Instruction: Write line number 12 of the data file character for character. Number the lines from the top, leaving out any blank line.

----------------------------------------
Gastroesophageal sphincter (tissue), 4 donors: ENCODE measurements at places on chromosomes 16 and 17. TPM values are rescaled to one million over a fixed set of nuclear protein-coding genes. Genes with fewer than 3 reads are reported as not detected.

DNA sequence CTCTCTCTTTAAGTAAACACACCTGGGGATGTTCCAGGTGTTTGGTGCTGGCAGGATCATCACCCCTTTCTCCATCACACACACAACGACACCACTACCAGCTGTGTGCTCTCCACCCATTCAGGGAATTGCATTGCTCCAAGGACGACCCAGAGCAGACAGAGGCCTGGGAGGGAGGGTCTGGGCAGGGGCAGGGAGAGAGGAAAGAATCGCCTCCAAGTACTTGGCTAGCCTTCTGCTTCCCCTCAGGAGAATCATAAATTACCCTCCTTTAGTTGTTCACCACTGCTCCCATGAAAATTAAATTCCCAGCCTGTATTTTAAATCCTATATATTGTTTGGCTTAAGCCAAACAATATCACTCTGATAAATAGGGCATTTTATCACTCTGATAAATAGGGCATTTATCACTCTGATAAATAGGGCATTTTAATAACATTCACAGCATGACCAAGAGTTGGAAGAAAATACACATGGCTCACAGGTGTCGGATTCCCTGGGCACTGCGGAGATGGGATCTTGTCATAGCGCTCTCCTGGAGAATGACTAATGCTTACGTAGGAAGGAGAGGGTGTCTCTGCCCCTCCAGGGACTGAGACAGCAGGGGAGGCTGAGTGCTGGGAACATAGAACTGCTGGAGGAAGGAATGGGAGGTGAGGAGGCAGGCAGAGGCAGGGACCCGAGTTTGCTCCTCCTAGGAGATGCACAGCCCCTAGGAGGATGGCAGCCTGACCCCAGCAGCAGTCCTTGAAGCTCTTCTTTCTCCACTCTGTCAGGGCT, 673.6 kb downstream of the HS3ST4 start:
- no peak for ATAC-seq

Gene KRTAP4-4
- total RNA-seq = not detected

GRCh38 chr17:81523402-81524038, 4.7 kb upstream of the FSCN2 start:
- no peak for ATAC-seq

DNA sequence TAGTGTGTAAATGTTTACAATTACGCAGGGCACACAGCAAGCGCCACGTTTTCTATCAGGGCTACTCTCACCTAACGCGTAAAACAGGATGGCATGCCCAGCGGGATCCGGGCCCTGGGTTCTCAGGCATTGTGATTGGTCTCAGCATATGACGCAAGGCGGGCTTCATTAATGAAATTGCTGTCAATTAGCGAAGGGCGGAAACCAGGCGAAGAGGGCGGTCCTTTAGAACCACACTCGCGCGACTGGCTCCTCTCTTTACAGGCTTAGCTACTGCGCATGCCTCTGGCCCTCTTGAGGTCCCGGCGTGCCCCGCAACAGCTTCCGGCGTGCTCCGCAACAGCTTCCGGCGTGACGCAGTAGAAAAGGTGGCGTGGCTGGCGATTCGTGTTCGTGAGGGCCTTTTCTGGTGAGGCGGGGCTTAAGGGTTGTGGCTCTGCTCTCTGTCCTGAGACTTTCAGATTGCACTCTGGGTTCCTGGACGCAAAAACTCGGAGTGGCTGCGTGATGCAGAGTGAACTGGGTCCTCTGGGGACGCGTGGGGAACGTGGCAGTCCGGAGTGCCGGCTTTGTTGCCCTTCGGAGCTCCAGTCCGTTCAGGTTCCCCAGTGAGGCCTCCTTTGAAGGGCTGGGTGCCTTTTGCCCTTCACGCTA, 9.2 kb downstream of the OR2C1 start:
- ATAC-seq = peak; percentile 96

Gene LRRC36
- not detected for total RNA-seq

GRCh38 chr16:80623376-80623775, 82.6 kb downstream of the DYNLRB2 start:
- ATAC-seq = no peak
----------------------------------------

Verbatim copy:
GRCh38 chr16:80623376-80623775, 82.6 kb downstream of the DYNLRB2 start: